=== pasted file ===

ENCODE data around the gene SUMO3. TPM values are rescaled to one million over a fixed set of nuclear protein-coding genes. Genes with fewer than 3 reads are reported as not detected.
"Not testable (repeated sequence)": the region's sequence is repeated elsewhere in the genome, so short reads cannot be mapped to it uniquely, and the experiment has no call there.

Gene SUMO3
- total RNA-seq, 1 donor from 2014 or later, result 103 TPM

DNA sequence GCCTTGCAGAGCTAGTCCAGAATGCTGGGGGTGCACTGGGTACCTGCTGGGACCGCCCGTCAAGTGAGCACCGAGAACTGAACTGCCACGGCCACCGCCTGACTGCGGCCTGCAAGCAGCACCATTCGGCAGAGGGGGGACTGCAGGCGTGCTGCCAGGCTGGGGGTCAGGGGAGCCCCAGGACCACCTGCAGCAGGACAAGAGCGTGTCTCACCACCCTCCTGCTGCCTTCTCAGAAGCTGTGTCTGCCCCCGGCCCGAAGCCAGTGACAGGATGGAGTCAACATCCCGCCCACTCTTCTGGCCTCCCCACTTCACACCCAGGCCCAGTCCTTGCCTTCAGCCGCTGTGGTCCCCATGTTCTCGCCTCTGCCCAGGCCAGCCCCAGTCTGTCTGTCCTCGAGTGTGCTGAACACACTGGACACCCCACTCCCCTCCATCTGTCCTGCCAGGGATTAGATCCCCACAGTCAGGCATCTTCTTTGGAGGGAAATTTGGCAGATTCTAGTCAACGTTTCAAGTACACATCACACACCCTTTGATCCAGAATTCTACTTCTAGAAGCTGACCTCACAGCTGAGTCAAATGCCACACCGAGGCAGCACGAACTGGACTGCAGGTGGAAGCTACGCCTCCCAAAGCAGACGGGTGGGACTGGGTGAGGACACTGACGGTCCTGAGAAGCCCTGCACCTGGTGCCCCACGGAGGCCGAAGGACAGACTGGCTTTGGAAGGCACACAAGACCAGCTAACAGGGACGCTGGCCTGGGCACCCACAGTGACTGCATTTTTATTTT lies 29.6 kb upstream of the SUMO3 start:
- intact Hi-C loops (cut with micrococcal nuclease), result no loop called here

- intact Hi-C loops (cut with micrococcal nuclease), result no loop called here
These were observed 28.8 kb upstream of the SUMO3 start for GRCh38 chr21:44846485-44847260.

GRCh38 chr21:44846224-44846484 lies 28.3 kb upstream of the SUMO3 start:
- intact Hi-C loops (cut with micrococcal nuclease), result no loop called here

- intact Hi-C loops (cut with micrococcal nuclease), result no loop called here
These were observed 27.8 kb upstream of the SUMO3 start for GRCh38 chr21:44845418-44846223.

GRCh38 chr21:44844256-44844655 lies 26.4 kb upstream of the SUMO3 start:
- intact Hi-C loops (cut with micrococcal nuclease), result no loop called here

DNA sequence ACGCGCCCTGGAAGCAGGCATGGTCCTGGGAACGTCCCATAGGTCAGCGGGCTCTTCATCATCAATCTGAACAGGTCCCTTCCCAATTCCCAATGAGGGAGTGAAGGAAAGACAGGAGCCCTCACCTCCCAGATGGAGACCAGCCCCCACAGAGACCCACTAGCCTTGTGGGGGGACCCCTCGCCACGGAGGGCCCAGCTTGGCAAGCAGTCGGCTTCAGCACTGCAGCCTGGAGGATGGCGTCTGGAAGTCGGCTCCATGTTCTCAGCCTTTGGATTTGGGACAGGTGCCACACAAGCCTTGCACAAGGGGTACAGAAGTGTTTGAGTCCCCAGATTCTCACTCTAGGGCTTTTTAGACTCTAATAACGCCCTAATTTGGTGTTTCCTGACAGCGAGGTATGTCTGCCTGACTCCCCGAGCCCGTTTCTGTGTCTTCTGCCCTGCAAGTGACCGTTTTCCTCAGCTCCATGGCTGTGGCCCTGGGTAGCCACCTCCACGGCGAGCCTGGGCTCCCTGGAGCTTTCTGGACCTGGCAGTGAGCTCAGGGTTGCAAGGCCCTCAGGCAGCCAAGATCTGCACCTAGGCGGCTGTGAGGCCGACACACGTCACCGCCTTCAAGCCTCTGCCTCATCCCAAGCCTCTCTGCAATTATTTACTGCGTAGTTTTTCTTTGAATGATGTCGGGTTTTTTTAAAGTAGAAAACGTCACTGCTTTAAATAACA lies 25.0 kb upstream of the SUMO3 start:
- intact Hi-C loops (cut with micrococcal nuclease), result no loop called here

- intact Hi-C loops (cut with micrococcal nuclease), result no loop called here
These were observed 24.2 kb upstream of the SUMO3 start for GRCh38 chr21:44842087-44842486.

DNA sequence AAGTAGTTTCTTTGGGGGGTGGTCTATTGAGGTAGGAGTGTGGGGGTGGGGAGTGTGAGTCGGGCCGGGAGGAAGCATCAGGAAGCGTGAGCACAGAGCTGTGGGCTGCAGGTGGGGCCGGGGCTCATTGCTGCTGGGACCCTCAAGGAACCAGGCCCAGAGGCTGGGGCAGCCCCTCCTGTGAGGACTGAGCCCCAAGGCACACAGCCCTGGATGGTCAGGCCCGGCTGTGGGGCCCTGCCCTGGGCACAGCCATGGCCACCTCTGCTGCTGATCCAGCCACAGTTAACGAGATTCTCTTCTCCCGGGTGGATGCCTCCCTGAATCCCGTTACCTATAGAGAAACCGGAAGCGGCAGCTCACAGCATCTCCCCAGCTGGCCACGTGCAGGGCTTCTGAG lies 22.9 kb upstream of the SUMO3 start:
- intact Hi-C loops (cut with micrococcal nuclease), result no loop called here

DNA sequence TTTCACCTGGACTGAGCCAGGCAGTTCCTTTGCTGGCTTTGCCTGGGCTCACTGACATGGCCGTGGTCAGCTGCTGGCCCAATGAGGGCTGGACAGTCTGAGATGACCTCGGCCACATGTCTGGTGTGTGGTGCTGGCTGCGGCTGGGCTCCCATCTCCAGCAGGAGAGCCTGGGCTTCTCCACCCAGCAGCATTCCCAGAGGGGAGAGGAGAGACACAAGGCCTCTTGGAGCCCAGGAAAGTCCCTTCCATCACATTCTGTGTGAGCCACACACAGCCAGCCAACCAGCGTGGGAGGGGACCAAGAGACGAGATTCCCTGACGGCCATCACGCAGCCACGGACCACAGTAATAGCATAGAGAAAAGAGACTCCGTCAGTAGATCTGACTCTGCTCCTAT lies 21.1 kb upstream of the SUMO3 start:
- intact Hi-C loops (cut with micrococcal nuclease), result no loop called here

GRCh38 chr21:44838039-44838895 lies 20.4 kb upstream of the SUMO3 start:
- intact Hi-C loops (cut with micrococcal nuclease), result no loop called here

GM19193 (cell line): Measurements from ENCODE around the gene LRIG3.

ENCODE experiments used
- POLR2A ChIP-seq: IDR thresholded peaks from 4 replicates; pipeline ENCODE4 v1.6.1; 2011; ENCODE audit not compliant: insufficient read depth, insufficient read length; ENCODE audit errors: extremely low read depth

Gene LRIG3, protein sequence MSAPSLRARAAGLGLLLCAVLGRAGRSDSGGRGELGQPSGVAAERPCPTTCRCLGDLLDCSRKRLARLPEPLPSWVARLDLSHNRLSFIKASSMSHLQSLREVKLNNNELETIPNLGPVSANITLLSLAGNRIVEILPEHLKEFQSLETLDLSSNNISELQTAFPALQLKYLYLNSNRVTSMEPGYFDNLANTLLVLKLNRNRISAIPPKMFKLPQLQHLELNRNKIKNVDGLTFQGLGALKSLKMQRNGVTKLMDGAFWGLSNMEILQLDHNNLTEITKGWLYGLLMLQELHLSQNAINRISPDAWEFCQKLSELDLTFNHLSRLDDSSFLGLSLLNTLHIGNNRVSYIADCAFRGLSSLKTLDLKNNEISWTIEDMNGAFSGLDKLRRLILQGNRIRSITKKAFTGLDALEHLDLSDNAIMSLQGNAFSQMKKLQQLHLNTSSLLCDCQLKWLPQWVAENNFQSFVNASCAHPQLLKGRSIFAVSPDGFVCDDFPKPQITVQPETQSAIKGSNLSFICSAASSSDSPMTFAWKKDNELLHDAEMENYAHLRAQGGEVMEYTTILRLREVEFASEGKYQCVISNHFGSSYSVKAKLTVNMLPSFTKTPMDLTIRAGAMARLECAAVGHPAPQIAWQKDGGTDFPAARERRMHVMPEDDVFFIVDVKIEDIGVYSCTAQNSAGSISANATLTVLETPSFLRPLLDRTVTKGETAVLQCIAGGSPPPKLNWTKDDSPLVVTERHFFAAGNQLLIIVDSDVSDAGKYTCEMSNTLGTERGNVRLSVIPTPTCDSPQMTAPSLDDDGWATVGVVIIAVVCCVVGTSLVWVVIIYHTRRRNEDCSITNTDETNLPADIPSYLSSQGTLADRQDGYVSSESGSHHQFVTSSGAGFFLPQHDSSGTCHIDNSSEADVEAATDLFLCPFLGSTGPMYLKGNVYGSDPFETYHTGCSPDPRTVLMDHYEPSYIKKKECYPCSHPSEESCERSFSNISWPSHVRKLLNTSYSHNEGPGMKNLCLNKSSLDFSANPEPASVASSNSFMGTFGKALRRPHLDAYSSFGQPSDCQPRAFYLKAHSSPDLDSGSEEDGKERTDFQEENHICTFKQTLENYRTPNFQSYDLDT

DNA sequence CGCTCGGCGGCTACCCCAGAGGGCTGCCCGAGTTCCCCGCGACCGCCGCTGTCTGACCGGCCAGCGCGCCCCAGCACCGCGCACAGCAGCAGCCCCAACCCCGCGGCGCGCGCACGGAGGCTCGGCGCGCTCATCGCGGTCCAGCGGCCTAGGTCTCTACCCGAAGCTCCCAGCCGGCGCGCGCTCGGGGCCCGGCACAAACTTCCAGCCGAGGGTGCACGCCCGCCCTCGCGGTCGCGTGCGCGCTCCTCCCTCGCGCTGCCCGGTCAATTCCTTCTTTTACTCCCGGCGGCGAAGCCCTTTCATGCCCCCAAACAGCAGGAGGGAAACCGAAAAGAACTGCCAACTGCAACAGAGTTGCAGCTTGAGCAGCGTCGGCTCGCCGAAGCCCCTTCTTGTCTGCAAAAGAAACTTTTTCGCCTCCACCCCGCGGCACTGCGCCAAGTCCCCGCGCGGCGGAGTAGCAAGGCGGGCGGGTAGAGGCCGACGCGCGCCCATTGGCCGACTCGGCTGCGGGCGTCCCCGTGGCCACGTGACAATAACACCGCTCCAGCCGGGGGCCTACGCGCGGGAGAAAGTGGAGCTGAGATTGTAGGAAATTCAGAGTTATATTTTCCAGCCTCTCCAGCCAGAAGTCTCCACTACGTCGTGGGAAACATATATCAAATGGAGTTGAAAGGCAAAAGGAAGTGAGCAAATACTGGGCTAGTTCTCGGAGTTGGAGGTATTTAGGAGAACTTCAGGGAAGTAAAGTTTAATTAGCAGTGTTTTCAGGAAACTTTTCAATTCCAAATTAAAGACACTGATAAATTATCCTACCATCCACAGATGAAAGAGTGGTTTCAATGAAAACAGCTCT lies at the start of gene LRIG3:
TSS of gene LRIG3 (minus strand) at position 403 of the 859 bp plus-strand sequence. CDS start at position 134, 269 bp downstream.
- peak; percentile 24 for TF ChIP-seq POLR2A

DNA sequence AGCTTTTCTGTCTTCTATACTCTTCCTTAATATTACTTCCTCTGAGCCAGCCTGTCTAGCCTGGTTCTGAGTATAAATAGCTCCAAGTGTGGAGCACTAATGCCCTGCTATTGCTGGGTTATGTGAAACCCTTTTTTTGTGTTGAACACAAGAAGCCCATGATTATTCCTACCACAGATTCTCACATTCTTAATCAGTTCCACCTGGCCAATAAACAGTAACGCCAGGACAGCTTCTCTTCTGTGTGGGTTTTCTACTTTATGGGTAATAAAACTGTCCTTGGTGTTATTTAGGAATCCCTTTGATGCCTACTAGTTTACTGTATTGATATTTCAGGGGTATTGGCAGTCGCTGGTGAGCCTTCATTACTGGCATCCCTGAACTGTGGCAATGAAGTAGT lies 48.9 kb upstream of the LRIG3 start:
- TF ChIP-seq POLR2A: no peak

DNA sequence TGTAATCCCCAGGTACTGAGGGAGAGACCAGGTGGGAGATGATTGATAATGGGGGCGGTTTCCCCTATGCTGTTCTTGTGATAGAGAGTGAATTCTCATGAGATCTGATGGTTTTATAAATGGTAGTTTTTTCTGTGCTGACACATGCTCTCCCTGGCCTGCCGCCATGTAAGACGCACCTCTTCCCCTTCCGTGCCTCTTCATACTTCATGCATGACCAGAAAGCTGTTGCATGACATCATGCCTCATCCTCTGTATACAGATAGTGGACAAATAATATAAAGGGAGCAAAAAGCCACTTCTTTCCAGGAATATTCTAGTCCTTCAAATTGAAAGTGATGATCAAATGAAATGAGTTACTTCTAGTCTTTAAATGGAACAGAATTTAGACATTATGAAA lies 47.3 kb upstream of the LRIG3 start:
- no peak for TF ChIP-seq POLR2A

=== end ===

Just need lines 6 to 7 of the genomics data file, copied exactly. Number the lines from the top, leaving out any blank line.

- intact Hi-C loops (cut with micrococcal nuclease), result no loop called here

- intact Hi-C loops (cut with micrococcal nuclease), result no loop called here